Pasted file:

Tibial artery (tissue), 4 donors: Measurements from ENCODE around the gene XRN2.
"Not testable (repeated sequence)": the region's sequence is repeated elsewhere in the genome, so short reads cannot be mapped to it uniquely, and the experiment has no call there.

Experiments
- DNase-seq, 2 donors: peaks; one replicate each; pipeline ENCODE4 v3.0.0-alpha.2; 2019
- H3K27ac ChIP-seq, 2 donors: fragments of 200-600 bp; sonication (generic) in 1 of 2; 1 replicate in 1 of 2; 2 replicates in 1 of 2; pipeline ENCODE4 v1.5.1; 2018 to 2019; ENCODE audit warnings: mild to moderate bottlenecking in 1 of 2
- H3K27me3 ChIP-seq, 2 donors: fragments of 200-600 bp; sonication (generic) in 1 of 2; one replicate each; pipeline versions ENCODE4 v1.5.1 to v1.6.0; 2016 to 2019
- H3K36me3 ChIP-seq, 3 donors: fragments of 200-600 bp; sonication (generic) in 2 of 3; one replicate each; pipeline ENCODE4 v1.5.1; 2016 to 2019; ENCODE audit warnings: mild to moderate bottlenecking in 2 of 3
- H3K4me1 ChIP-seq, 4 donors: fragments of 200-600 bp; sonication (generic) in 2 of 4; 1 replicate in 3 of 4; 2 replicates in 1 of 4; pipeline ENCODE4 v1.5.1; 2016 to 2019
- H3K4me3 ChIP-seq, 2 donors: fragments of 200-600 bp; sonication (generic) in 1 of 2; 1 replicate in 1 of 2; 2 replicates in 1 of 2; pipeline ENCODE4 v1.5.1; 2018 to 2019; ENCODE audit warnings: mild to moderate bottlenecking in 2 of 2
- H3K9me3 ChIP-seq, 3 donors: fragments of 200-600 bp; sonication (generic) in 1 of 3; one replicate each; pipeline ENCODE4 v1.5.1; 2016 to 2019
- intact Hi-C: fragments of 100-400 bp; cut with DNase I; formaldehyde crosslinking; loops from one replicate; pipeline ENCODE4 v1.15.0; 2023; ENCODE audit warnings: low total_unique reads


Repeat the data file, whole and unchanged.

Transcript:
Tibial artery (tissue), 4 donors: Measurements from ENCODE around the gene XRN2.
"Not testable (repeated sequence)": the region's sequence is repeated elsewhere in the genome, so short reads cannot be mapped to it uniquely, and the experiment has no call there.

Experiments
- DNase-seq, 2 donors: peaks; one replicate each; pipeline ENCODE4 v3.0.0-alpha.2; 2019
- H3K27ac ChIP-seq, 2 donors: fragments of 200-600 bp; sonication (generic) in 1 of 2; 1 replicate in 1 of 2; 2 replicates in 1 of 2; pipeline ENCODE4 v1.5.1; 2018 to 2019; ENCODE audit warnings: mild to moderate bottlenecking in 1 of 2
- H3K27me3 ChIP-seq, 2 donors: fragments of 200-600 bp; sonication (generic) in 1 of 2; one replicate each; pipeline versions ENCODE4 v1.5.1 to v1.6.0; 2016 to 2019
- H3K36me3 ChIP-seq, 3 donors: fragments of 200-600 bp; sonication (generic) in 2 of 3; one replicate each; pipeline ENCODE4 v1.5.1; 2016 to 2019; ENCODE audit warnings: mild to moderate bottlenecking in 2 of 3
- H3K4me1 ChIP-seq, 4 donors: fragments of 200-600 bp; sonication (generic) in 2 of 4; 1 replicate in 3 of 4; 2 replicates in 1 of 4; pipeline ENCODE4 v1.5.1; 2016 to 2019
- H3K4me3 ChIP-seq, 2 donors: fragments of 200-600 bp; sonication (generic) in 1 of 2; 1 replicate in 1 of 2; 2 replicates in 1 of 2; pipeline ENCODE4 v1.5.1; 2018 to 2019; ENCODE audit warnings: mild to moderate bottlenecking in 2 of 2
- H3K9me3 ChIP-seq, 3 donors: fragments of 200-600 bp; sonication (generic) in 1 of 3; one replicate each; pipeline ENCODE4 v1.5.1; 2016 to 2019
- intact Hi-C: fragments of 100-400 bp; cut with DNase I; formaldehyde crosslinking; loops from one replicate; pipeline ENCODE4 v1.15.0; 2023; ENCODE audit warnings: low total_unique reads